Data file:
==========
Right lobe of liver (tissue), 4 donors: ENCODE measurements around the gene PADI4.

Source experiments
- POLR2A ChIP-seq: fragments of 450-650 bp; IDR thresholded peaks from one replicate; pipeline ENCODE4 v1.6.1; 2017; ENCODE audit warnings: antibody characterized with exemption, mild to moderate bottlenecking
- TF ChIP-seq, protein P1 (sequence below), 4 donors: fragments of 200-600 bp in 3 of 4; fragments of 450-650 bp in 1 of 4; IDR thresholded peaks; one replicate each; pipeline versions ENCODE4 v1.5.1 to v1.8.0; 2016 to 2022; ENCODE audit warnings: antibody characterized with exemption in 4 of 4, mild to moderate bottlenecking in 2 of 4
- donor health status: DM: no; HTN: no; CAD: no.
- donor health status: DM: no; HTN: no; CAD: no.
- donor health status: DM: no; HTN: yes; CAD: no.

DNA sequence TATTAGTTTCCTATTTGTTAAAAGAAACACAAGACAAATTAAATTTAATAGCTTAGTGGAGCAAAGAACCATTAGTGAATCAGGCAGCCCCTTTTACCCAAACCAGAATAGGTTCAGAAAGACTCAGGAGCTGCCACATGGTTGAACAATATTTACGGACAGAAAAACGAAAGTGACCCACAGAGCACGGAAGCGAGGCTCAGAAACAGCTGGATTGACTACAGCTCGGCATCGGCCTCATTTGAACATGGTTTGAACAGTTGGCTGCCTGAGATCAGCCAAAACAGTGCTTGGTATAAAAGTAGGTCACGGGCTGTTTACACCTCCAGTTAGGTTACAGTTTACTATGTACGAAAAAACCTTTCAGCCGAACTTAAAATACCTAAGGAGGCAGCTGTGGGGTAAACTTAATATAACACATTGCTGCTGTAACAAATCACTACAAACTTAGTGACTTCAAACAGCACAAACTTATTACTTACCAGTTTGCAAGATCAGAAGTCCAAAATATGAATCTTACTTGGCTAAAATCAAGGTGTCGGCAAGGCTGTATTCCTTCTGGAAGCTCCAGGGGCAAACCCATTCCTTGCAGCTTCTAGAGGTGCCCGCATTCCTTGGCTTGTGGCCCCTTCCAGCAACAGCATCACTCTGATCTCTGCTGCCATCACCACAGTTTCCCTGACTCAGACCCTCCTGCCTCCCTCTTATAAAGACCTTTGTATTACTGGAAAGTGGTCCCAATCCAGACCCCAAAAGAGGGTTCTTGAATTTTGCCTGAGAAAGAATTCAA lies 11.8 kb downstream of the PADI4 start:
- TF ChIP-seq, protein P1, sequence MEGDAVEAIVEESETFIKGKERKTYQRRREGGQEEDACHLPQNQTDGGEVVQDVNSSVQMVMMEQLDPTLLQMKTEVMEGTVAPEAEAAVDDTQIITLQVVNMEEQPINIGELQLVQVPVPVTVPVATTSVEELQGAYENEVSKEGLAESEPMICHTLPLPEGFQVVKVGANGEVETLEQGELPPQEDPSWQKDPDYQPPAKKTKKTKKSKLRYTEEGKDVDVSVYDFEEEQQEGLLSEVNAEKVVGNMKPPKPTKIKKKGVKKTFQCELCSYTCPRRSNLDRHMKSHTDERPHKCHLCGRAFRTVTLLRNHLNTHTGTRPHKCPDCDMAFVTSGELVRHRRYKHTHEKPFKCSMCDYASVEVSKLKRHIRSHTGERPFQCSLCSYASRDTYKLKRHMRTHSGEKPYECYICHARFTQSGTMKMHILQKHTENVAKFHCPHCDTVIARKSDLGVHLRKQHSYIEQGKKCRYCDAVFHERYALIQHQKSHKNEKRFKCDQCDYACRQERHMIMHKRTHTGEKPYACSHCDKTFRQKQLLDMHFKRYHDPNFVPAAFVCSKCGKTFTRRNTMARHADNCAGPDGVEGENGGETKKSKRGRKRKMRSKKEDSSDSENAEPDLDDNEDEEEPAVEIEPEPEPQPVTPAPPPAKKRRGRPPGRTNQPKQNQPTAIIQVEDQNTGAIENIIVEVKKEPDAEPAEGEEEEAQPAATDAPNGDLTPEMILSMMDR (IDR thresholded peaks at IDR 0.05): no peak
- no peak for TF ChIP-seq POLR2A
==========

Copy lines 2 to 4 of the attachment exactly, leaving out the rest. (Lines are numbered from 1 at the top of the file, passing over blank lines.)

Source experiments
- POLR2A ChIP-seq: fragments of 450-650 bp; IDR thresholded peaks from one replicate; pipeline ENCODE4 v1.6.1; 2017; ENCODE audit warnings: antibody characterized with exemption, mild to moderate bottlenecking
- TF ChIP-seq, protein P1 (sequence below), 4 donors: fragments of 200-600 bp in 3 of 4; fragments of 450-650 bp in 1 of 4; IDR thresholded peaks; one replicate each; pipeline versions ENCODE4 v1.5.1 to v1.8.0; 2016 to 2022; ENCODE audit warnings: antibody characterized with exemption in 4 of 4, mild to moderate bottlenecking in 2 of 4